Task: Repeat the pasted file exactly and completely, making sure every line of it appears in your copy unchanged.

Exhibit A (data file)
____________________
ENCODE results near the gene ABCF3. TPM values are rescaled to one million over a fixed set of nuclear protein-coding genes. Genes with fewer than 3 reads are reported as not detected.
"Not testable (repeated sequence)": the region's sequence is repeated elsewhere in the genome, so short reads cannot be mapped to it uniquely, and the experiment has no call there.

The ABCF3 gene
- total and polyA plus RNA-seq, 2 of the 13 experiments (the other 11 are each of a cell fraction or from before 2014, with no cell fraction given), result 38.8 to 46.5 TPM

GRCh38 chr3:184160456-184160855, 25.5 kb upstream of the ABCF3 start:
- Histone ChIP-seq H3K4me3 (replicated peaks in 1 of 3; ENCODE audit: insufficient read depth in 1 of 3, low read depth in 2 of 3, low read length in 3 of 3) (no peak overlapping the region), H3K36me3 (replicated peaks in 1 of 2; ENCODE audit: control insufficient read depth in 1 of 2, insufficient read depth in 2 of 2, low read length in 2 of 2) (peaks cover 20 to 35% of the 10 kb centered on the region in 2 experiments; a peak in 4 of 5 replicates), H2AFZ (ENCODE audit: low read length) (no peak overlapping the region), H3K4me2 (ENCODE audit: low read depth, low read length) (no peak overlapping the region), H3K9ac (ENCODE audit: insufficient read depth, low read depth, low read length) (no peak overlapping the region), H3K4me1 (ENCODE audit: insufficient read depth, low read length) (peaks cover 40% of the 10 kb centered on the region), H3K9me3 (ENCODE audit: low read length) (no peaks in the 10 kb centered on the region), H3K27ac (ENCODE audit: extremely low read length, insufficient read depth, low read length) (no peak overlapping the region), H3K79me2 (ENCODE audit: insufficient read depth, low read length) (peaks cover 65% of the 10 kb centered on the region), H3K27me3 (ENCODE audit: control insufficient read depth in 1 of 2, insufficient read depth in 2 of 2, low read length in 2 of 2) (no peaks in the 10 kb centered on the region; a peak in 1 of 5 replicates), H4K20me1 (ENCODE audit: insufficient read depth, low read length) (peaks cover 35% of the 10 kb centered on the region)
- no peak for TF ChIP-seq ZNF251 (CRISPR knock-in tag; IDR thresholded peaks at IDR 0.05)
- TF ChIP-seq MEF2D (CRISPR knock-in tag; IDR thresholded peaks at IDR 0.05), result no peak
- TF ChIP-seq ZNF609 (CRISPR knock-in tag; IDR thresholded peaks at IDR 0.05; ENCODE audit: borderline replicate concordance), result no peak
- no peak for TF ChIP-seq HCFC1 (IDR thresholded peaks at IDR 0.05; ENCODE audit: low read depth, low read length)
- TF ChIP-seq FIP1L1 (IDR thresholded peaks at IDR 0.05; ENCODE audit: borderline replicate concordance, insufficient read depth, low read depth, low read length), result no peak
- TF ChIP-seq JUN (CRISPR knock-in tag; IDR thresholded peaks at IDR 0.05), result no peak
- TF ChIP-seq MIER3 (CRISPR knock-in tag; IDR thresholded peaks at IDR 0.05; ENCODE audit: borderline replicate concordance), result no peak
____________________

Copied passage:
ENCODE results near the gene ABCF3. TPM values are rescaled to one million over a fixed set of nuclear protein-coding genes. Genes with fewer than 3 reads are reported as not detected.
"Not testable (repeated sequence)": the region's sequence is repeated elsewhere in the genome, so short reads cannot be mapped to it uniquely, and the experiment has no call there.

The ABCF3 gene
- total and polyA plus RNA-seq, 2 of the 13 experiments (the other 11 are each of a cell fraction or from before 2014, with no cell fraction given), result 38.8 to 46.5 TPM

GRCh38 chr3:184160456-184160855, 25.5 kb upstream of the ABCF3 start:
- Histone ChIP-seq H3K4me3 (replicated peaks in 1 of 3; ENCODE audit: insufficient read depth in 1 of 3, low read depth in 2 of 3, low read length in 3 of 3) (no peak overlapping the region), H3K36me3 (replicated peaks in 1 of 2; ENCODE audit: control insufficient read depth in 1 of 2, insufficient read depth in 2 of 2, low read length in 2 of 2) (peaks cover 20 to 35% of the 10 kb centered on the region in 2 experiments; a peak in 4 of 5 replicates), H2AFZ (ENCODE audit: low read length) (no peak overlapping the region), H3K4me2 (ENCODE audit: low read depth, low read length) (no peak overlapping the region), H3K9ac (ENCODE audit: insufficient read depth, low read depth, low read length) (no peak overlapping the region), H3K4me1 (ENCODE audit: insufficient read depth, low read length) (peaks cover 40% of the 10 kb centered on the region), H3K9me3 (ENCODE audit: low read length) (no peaks in the 10 kb centered on the region), H3K27ac (ENCODE audit: extremely low read length, insufficient read depth, low read length) (no peak overlapping the region), H3K79me2 (ENCODE audit: insufficient read depth, low read length) (peaks cover 65% of the 10 kb centered on the region), H3K27me3 (ENCODE audit: control insufficient read depth in 1 of 2, insufficient read depth in 2 of 2, low read length in 2 of 2) (no peaks in the 10 kb centered on the region; a peak in 1 of 5 replicates), H4K20me1 (ENCODE audit: insufficient read depth, low read length) (peaks cover 35% of the 10 kb centered on the region)
- no peak for TF ChIP-seq ZNF251 (CRISPR knock-in tag; IDR thresholded peaks at IDR 0.05)
- TF ChIP-seq MEF2D (CRISPR knock-in tag; IDR thresholded peaks at IDR 0.05), result no peak
- TF ChIP-seq ZNF609 (CRISPR knock-in tag; IDR thresholded peaks at IDR 0.05; ENCODE audit: borderline replicate concordance), result no peak
- no peak for TF ChIP-seq HCFC1 (IDR thresholded peaks at IDR 0.05; ENCODE audit: low read depth, low read length)
- TF ChIP-seq FIP1L1 (IDR thresholded peaks at IDR 0.05; ENCODE audit: borderline replicate concordance, insufficient read depth, low read depth, low read length), result no peak
- TF ChIP-seq JUN (CRISPR knock-in tag; IDR thresholded peaks at IDR 0.05), result no peak
- TF ChIP-seq MIER3 (CRISPR knock-in tag; IDR thresholded peaks at IDR 0.05; ENCODE audit: borderline replicate concordance), result no peak